Derived from post-classical Latin, the term status quo literally means “state in which.” With a prefix “no”, quo allows us to presume that there is an absence as in “nothing which.” Since we are talking about design, this might be “nothing which (ie specifically) designs” or possibly it is the call to an absence of an existing state of affairs of design.
Fiction is an abstraction of the actual world; it draws away the actual world into ideas. Fiction is subversive in its insistence of an alternate world, and “its indictment of the established reality” (Marcuse, 1979)
Hacking is a form of abstraction. Like fiction, it insists on alternate worlds. “Whatever code we hack, be it programming language, poetic language, math or music, curves or colourings, we are the abstracters of new worlds.” (Wark, 2004)
This, then, is a hack of stories, hacking an existing state of affairs into fictions of place and time. It is a story about an island that is actually many islands all occupying the same place and time that is many places and times.
The title of the project, “No Place Land” derives from the name of one of the islands in the project, “Utopia” which is from Thomas More’s novel. The word utopia comes from the Greek: οὐ (“not”) and τόπος (“place”) and so means “no-place”, an imagined place.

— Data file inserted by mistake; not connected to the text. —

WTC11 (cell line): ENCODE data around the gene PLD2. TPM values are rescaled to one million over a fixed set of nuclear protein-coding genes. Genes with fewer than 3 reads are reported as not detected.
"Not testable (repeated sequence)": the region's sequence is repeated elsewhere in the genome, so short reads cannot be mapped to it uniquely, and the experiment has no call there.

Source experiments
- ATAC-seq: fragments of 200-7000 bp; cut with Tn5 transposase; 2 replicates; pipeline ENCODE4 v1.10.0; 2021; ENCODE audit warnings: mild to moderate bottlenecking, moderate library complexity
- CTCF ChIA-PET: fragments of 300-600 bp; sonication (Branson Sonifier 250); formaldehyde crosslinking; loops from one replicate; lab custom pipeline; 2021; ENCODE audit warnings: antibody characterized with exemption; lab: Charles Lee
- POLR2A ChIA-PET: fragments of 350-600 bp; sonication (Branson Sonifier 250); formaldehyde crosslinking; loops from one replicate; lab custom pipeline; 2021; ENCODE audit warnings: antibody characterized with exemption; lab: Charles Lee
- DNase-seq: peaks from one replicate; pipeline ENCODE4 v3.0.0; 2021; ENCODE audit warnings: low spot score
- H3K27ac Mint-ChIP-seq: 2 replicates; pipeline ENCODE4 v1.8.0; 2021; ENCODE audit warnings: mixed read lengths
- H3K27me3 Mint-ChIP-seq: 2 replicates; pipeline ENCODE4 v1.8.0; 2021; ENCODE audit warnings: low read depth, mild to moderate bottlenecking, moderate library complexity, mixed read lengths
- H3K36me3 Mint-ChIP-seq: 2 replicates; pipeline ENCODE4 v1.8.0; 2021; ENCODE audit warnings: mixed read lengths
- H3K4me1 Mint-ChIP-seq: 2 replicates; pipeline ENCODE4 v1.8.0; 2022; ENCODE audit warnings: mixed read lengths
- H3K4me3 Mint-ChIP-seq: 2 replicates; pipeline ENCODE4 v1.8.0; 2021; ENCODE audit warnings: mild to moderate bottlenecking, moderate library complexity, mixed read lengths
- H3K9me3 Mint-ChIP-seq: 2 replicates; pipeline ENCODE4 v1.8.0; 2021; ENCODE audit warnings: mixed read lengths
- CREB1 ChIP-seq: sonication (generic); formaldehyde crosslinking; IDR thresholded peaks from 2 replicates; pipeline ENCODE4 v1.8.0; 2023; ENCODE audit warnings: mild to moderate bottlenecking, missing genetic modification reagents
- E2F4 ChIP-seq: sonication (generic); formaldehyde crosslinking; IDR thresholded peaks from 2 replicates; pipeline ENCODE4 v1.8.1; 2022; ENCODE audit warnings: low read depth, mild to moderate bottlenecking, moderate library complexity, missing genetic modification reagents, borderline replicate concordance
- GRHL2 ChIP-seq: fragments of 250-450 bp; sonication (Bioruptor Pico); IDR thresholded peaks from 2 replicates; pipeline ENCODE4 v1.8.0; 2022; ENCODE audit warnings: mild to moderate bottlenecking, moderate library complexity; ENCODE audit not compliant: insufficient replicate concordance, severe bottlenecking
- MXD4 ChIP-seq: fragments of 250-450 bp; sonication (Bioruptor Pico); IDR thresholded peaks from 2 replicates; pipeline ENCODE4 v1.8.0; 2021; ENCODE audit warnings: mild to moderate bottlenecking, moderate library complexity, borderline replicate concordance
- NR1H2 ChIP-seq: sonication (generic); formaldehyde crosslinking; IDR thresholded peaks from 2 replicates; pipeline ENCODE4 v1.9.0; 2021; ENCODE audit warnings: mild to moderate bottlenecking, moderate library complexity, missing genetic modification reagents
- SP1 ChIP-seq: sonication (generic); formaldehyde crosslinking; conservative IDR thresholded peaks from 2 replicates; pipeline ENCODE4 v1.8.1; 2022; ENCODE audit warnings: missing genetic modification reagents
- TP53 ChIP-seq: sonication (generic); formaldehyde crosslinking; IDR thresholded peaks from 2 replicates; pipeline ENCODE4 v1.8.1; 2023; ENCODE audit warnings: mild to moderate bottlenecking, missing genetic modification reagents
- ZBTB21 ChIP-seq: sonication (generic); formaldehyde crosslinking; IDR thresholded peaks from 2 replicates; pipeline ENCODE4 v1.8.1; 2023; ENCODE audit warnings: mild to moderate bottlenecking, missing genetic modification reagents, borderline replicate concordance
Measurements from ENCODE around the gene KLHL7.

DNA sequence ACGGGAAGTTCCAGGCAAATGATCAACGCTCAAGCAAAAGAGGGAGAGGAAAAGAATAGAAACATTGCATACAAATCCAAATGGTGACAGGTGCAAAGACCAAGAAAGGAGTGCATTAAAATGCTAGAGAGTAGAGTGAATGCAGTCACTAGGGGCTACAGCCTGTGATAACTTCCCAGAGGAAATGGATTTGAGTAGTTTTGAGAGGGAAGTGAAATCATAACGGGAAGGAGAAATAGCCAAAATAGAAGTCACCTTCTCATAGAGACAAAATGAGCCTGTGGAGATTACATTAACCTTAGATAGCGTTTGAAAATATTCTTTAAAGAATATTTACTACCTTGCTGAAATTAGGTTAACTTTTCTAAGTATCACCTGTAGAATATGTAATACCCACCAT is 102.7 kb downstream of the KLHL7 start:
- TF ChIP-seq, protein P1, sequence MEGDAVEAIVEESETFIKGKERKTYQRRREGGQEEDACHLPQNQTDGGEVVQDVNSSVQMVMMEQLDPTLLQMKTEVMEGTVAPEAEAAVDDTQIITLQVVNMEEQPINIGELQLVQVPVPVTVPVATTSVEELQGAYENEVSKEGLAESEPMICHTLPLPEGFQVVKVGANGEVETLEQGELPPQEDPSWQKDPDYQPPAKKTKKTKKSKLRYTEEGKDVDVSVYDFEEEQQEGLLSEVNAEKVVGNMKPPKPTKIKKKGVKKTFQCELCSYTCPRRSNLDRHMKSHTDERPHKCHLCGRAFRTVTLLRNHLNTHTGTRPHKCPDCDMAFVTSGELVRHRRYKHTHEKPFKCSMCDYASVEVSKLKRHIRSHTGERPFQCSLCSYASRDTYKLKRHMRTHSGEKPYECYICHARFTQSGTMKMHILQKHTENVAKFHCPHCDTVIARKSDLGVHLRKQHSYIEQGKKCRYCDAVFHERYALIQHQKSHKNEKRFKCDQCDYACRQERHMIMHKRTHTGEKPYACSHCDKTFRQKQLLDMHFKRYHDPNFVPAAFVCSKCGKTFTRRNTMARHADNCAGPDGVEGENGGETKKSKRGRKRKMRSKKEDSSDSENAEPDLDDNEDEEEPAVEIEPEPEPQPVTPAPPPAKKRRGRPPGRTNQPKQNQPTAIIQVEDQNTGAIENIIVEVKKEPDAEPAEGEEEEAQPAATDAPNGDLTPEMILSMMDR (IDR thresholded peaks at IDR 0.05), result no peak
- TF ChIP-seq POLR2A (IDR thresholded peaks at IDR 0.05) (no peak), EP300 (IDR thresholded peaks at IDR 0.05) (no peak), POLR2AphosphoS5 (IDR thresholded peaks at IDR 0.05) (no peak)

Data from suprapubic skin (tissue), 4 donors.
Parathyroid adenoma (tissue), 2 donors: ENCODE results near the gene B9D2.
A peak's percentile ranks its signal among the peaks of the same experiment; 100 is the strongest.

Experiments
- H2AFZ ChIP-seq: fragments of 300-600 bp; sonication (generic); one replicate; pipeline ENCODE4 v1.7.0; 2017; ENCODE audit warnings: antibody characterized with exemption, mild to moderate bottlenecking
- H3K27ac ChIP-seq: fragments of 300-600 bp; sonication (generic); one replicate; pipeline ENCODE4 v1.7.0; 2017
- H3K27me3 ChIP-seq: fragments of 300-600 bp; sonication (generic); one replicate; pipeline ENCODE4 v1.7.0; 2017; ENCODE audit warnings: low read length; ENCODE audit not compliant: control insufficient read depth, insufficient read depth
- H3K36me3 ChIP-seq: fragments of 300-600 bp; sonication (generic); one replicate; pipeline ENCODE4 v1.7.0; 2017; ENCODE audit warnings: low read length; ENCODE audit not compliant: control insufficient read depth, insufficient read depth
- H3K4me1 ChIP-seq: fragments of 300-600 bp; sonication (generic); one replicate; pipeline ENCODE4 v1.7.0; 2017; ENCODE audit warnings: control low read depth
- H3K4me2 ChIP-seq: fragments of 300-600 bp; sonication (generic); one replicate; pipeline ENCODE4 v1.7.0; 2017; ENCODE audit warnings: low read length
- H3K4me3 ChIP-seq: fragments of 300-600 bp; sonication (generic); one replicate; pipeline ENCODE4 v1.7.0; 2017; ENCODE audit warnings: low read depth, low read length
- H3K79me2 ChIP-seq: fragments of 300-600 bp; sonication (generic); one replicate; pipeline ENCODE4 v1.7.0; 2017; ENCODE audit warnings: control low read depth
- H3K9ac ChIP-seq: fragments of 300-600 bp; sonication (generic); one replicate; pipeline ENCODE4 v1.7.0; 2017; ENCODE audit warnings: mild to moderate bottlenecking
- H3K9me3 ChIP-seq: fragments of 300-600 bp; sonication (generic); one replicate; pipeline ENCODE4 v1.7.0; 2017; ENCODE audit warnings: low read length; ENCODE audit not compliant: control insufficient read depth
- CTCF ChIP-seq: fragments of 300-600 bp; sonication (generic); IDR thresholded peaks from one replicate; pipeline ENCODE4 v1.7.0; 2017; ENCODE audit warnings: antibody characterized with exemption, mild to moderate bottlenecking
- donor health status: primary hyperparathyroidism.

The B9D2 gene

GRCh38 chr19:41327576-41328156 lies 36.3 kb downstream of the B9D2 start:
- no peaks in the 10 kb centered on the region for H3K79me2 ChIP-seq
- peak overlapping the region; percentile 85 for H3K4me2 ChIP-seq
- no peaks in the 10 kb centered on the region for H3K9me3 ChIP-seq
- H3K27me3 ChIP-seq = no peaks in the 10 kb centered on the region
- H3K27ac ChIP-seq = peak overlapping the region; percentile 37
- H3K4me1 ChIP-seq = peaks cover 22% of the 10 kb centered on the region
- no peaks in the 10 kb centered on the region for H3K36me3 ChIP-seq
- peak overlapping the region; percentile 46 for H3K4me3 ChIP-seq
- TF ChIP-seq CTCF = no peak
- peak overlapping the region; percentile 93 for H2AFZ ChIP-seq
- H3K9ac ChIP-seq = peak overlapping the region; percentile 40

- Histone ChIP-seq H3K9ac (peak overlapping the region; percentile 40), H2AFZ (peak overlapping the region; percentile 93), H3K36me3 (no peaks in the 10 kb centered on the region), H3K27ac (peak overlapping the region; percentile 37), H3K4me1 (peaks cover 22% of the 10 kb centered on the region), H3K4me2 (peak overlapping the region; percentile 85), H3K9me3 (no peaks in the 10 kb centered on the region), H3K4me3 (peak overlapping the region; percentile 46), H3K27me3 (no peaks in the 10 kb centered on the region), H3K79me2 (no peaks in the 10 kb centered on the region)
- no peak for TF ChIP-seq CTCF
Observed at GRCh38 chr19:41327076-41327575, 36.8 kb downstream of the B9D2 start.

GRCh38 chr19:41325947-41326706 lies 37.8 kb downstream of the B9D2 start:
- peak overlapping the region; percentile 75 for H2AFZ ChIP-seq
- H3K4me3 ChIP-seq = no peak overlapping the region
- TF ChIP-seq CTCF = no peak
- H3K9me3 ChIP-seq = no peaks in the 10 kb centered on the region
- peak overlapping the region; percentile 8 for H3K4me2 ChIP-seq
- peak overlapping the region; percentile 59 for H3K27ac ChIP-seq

- Vinalhaven, Maine (Vinal: of or due to wine. Haven: A place of safety or refuge.)
- Alameda, California (Alameda: a public walkway or promenade shaded with trees.)
- Fluxus Island, British Virgin Islands (Fluxus: a name taken from a Latin word meaning “flow, flux” (noun); “flowing, fluid” (adj.)—is an international network of artists, composers and designers noted for blending different artistic media and disciplines in the 1960s. They have been active in Neo-Dada noise music and visual art as well as literature, urban planning, architecture, and design. Fluxus is sometimes described as intermedia.)
- Utopia, [nowhere] (Utopia is derived from the Greek words ou (οὐ), “not”, and topos (τόπος), “place”, with the suffix -iā (-ία) that is typical of toponyms; hence Outopía (Οὐτοπία; Latinized as Utopia, with stress on the second syllable), meaning “no-place-land”.
Marcuse, H. (1979). The Aesthetic Dimension: Toward a Critique of Marxist Aesthetics. Beacon Press.
More, T., & Burnet, G. (1889). Utopia. Primedia E-launch LLC
Wark, M. K. (2009). A Hacker Manifesto. Harvard University Press.